Celebrating the city: Mayor’s address highlights 10 years as a city, upcoming projects

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Mayor Andy Cook not only highlighted upcoming projects in his annual State of the City address Jan. 18, but also reflected on Westfield’s first 10 years as a city.

Cook spoke during a Westfield Chamber of Commerce luncheon. He began his presentation with a video reflecting on Westfield’s journey to becoming a city. The video was created by Cameron Sprinkle.

Mayor Andy Cook during his State of the City address. (Photo by Anna Skinner)

In the video, various residents, developers, the mayor, city staff and others spoke on Westfield and its downtown. Five chapters emphasized different aspects of Westfield’s trek to becoming a city, such as creating a downtown.

“The first time I heard Westfield becoming a city was in 2007,” economic development director Matt Skelton said in the video. “My initial reaction was, ‘Why? What would be accomplished by doing that, as having folks outside of Westfield perceive us as a city, as a legitimate entity?’ I think that’s changed the way people treat us, the way people perceive Westfield, and frankly, I think it’s had a huge effect on the people who live in Westfield and how they perceive themselves.”

Skelton’s wife, Teresa, is director of the Downtown Westfield Association. She also spoke during the video.

“Nothing stays the same, and if you don’t move forward, you take, usually, a couple of steps backward,” she said.

Other video highlights included developer Bob Beauchamp speaking on the development of the city’s Park Street, commonly known as restaurant row.

The video showcased Cook joining the town council in 2007, which ultimately led to his run for mayor.

“At that time, I was looking around and thinking, ‘What could we possible be here in Westfield?’” he said.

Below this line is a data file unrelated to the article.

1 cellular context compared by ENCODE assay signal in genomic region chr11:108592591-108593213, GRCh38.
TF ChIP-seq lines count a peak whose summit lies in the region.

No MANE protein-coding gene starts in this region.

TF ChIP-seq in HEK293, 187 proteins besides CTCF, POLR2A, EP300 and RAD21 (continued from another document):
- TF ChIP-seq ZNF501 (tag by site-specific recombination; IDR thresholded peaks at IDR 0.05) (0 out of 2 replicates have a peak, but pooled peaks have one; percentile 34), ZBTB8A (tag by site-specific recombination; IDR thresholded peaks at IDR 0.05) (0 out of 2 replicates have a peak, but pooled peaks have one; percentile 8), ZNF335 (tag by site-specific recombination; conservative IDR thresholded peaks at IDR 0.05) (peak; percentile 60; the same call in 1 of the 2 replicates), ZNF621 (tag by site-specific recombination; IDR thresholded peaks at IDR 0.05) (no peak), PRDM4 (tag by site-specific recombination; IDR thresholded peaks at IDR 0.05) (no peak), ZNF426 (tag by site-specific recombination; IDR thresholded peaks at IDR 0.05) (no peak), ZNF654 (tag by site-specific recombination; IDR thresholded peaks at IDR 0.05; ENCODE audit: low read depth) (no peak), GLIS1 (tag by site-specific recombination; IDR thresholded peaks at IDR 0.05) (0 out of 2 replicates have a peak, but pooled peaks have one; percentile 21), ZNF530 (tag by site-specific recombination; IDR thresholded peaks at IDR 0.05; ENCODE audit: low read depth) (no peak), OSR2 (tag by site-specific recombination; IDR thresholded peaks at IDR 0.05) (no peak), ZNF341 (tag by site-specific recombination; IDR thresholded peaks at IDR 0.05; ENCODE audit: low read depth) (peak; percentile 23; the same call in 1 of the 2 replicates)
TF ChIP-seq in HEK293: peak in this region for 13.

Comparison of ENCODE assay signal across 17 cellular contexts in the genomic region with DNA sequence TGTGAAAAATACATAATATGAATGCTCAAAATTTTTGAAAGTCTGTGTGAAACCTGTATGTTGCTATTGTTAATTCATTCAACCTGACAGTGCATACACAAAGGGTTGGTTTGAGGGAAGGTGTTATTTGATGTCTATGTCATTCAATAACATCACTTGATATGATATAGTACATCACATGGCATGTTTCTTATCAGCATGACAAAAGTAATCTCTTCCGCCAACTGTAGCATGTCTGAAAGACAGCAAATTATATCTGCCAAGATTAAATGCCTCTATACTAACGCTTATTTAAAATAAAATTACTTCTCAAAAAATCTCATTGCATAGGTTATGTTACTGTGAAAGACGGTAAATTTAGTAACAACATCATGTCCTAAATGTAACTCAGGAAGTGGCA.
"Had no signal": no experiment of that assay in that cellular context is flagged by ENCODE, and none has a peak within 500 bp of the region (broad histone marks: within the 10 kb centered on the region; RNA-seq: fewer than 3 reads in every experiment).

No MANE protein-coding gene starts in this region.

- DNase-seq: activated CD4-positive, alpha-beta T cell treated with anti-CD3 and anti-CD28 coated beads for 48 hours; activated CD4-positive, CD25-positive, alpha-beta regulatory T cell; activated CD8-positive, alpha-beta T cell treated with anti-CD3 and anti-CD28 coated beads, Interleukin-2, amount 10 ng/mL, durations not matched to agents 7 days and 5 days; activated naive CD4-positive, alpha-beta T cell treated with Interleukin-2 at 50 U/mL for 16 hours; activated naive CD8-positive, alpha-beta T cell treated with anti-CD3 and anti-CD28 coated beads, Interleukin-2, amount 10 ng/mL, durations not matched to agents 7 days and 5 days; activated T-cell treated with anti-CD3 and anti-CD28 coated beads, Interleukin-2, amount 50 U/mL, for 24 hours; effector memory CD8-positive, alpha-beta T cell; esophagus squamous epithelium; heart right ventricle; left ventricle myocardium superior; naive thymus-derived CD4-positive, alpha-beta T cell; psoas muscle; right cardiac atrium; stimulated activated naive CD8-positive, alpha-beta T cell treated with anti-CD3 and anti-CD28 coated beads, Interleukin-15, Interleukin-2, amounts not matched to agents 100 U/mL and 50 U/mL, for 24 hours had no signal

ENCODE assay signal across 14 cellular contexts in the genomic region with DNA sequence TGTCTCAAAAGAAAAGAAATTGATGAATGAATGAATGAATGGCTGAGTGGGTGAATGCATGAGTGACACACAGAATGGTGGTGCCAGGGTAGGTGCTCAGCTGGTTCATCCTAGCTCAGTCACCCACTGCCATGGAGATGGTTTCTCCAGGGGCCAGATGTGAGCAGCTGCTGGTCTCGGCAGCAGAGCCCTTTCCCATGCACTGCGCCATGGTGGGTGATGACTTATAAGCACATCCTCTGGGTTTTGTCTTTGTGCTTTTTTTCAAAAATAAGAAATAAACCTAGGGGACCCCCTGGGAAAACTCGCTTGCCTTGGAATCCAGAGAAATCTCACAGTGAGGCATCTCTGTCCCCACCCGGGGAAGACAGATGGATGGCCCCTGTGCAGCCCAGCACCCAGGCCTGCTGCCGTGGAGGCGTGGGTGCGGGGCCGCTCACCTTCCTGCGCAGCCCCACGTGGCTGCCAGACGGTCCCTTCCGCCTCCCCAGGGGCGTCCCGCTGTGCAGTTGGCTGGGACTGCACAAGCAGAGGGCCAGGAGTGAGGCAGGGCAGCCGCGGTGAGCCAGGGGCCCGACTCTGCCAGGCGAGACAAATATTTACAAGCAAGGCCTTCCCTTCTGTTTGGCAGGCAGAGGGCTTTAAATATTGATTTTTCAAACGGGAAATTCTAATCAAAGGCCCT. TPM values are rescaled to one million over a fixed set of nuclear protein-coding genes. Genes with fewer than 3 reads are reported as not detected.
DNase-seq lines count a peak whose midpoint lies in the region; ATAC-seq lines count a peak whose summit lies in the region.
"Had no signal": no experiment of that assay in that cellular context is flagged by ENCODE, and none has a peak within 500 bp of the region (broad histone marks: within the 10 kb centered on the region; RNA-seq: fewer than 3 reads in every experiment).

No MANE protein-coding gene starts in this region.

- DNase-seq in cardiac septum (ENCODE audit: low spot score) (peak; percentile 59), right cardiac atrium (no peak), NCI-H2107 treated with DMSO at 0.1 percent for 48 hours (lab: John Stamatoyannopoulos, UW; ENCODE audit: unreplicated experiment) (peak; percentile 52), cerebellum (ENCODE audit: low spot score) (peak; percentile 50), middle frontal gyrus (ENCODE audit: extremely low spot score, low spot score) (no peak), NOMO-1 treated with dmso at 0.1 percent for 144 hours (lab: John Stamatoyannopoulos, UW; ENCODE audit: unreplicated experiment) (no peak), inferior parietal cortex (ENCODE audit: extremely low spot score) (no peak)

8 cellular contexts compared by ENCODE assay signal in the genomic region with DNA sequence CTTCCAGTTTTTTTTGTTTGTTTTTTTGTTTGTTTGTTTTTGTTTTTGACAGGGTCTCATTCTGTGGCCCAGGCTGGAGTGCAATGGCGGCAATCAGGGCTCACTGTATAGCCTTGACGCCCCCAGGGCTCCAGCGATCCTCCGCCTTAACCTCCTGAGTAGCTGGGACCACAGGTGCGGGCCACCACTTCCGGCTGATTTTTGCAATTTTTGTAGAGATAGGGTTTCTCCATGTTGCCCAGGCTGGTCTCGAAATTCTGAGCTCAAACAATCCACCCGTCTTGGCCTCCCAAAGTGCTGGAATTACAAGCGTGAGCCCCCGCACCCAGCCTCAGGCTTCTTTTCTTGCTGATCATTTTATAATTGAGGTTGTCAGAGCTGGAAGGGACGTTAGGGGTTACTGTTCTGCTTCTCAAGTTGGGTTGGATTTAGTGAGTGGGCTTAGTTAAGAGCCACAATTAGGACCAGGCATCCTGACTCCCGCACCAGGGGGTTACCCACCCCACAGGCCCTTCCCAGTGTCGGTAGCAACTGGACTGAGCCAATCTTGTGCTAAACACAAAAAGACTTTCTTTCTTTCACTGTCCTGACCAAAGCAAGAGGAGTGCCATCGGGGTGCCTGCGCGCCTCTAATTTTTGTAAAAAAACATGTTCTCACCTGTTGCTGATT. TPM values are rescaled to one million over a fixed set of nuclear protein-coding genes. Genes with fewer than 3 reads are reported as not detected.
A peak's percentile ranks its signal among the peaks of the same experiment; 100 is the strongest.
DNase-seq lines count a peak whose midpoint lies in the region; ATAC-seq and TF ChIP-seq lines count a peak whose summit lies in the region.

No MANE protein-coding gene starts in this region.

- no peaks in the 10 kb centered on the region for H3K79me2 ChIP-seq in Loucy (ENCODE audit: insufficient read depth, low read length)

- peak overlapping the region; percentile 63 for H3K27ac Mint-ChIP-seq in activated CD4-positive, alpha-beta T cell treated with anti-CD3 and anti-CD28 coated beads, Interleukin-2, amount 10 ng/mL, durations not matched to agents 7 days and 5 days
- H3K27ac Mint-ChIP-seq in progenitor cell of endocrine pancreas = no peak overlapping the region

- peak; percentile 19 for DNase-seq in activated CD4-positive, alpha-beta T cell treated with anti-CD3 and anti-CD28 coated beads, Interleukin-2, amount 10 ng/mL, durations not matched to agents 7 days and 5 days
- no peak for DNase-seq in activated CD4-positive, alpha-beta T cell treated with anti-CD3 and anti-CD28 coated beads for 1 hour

In the video, Cook said one of the first objectives to becoming a city was to develop a downtown. He said there were discussions on moving the downtown closer to Spring Mill Road, or centering it at Union and Main streets.

“The consensus came back to keep our downtown where it is,” Cook said. “I look back, and these 10 years have absolutely flown by. So much has happened.”

Cook followed up the video with a presentation.  He said Grand Junction Park and Plaza will begin more movement this year, along with road construction to frame the Grand Millennium Center.

“You’re going to see some very, very exciting things happening in and around the downtown area,” Cook said.

Cook spoke on Grand Park’s recent announcements, such as the Indianapolis Colts moving their training camp to Grand Park, the Pacers Athletic Center and more.

Cook alluded to the possibility of the city becoming a golf cart community and hinted at Link Observatory Space Science Institute seeking a 2,000- to 4,000-square-foot building in Westfield. 

The city also will invest in gateway signs on the 146th Street overpass on U.S. 31. The signs cost approximately $270,000 and will go to bid soon, with a projected completion date of mid-summer.

To view the video, or for more, visit youtube.com/watch?v=8wICADLntqk&feature=youtu.be.

 Cook joins travel, tourism committee

Mayor Andy Cook announced during his annual State of the City address Jan. 18 at the Bridgewater Club in Westfield that he was asked to join the National Advisory Committee on Travel and Tourism Infrastructure. He will join approximately 20 others on the committee.

“I like transportation, love the tourism,” Cook said. “I think just what a tribute to the City of Westfield (this is). I’m thrilled to represent this city.”

The National Advisory Committee on Travel and Tourism Infrastructure is an extension of the U.S. Dept. of Transportation.

For more, visit transportation.gov/NACTTI.

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